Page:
Despite being around for a while, the KS Collective was not born in a day. There was no seminal breakthrough moment. It was a natural culmination of a lot of slow and steady experience. Kabir himself did everything wrong before doing it right. As a first generation entrepreneur, he never had a job, never had a boss, never worked for an agency. He built everything himself - from scratch. It also took a sickening eight-year long sting in Mumbai to bring it all together for Kabir.

In his own words, “I started in sound and sound is my first love. I used to DJ at a pub in New Friends Colony from in the late nineties and that time I was one of the first guys to play Psytrance in a pub in Delhi. And that's how it started for me with the music. From music, I moved on to video. I started studying film and mass communication after which I moved to Bombay where I spent eight years. I started a video production company and a sound solutions company. So sound design solutions and basic productions are my first two brands. I also did the whole advertising and corporate stints and I got sick of Bombay. I finally moved back to delhi about four years back and that's where it sort of expanding into the whole thing.”

The KS Collective works out of a place in an upscale south Delhi neighbourhood and since its inception it has worked for hundreds of clients. Their listing of testimonials on their website itself is a glimpse into their hard-earned success.

During the early days of the company, Kabir worked on a film commissioned by a client which happened to win a national award in the short film category for sports.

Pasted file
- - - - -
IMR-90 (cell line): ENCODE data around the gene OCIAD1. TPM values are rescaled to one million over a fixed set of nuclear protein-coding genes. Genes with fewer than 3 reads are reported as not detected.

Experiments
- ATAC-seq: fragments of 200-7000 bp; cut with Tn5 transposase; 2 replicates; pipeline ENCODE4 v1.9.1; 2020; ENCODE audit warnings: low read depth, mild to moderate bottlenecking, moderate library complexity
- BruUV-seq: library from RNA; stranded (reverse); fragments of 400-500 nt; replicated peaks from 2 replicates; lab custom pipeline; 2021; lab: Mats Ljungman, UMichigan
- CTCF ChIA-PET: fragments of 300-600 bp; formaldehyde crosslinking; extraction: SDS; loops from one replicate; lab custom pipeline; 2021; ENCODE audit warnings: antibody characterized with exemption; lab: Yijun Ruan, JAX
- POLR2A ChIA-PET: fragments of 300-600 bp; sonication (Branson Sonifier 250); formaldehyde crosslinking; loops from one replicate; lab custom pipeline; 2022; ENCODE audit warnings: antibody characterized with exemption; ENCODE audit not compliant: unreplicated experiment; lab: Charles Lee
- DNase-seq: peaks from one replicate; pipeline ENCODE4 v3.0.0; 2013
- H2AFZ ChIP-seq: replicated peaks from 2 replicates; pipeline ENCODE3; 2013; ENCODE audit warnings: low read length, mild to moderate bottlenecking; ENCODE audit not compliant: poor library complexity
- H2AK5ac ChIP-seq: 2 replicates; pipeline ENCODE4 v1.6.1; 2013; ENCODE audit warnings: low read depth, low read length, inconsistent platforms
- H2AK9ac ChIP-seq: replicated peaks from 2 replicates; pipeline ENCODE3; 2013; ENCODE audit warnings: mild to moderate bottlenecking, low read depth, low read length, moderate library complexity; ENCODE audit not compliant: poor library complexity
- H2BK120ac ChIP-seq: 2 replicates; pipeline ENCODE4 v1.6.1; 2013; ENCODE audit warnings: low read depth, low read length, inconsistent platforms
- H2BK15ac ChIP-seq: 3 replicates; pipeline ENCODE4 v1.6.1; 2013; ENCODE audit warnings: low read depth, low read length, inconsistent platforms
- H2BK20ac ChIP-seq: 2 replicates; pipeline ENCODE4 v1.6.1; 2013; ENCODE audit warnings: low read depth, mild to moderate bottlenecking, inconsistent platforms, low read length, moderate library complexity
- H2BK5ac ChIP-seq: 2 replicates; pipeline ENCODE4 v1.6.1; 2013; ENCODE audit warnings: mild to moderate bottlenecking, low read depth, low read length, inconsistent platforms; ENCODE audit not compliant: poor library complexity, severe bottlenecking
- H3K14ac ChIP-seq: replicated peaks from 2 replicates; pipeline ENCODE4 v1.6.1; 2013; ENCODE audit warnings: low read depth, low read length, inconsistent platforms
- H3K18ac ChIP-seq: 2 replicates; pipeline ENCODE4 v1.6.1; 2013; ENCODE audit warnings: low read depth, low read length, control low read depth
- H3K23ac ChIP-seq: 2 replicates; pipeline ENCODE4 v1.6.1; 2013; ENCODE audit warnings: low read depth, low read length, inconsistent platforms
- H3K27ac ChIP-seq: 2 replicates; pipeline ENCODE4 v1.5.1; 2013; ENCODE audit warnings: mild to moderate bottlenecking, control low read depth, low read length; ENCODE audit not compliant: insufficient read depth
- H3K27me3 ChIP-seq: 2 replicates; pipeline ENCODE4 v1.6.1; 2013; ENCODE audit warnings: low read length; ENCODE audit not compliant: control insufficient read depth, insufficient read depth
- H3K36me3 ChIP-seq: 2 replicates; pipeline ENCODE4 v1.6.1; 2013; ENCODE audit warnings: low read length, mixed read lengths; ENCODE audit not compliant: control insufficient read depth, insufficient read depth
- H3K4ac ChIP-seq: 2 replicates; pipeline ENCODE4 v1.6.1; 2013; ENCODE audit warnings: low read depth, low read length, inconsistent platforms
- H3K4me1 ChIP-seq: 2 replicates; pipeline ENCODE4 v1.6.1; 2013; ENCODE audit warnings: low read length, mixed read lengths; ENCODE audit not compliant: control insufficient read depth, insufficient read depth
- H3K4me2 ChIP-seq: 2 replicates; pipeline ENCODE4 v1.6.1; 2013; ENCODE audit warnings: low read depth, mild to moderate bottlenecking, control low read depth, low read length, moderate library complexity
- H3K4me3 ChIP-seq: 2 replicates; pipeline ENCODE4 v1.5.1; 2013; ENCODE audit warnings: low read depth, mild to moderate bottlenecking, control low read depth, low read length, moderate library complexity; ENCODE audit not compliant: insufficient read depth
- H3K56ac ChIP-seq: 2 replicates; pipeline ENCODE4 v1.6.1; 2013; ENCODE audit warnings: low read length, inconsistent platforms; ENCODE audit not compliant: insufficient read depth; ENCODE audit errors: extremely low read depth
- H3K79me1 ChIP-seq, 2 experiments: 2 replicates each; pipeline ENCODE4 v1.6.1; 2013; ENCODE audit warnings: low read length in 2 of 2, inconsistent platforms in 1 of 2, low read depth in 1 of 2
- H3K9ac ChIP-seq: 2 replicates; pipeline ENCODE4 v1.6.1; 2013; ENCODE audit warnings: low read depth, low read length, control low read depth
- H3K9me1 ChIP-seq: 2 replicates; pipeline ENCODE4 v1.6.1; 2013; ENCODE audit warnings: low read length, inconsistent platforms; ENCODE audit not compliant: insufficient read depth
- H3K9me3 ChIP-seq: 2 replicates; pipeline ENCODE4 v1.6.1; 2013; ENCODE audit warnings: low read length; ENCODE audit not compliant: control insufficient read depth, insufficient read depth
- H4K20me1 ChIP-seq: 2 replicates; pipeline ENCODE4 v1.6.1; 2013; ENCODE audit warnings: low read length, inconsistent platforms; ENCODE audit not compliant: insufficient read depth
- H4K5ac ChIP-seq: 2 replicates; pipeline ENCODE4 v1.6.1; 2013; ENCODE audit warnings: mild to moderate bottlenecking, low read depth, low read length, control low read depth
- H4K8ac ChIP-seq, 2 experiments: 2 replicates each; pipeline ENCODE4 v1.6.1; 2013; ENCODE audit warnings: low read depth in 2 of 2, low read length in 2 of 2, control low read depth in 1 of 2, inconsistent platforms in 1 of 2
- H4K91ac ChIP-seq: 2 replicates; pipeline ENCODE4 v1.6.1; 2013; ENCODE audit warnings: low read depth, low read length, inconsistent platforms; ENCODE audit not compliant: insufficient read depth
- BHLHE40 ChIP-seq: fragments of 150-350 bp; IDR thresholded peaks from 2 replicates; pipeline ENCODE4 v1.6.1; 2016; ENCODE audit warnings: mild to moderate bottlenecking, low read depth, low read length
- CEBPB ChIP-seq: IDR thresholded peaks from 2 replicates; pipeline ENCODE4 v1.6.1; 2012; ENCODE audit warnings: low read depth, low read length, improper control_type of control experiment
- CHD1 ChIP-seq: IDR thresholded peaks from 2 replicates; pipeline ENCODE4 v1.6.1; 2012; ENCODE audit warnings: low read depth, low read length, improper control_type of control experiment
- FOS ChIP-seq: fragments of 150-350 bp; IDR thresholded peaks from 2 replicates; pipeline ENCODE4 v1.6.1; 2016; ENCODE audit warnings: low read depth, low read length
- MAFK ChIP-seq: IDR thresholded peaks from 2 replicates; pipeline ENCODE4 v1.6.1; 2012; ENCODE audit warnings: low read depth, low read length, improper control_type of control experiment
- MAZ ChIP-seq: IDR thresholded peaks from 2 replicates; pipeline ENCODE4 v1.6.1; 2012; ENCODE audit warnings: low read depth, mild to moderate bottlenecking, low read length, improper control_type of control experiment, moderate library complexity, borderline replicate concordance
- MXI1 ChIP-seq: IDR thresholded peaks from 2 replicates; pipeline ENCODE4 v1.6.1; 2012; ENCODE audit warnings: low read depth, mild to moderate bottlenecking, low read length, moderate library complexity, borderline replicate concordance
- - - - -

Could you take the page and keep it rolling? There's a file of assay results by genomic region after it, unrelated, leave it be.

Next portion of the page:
“This happened in the first year we were in the business. It was one of the first projects we did. It became a sort of a good starting point for us,” he said.

Fixing a hole

4/6Fixing a hole
Fixing a hole
With the advent of digital, the audience of the brands have now split up into various mediums. While older people stuck to the broadcast media, the younger folks are now huddled over the digital medium where they constantly engage in conversations with their brands through likes, dislikes, shares, no shares, etc. And in such a chaotic time, Kabir has stepped in to babysit clients by helping them strategise for the big picture.

“I would come to a client who will demand a video and I'm like that's great - what's your business plan and how will this video benefit you? And by the time I was done talking to him as a consultant he didn't need a video. He needed a print campaign, a digital campaign and an audio jingle but he didn't need a video. I ended up babysitting these guys. I said, you know let's link your communication strategy for production of content to a larger strategy that will actually generate ROI for you. You are going to spend money on creating this stuff. So, who is your target audience? what are you saying? who are you saying it to? where are you saying? Should you be saying this? Is this the right medium for you?,” Kabir gave an example.

He also pins the problem of brands being lost in the midst of all this noise to a lack of thinking on their part. He considers good content emerges from a process where you incubate the idea for some time before executing it.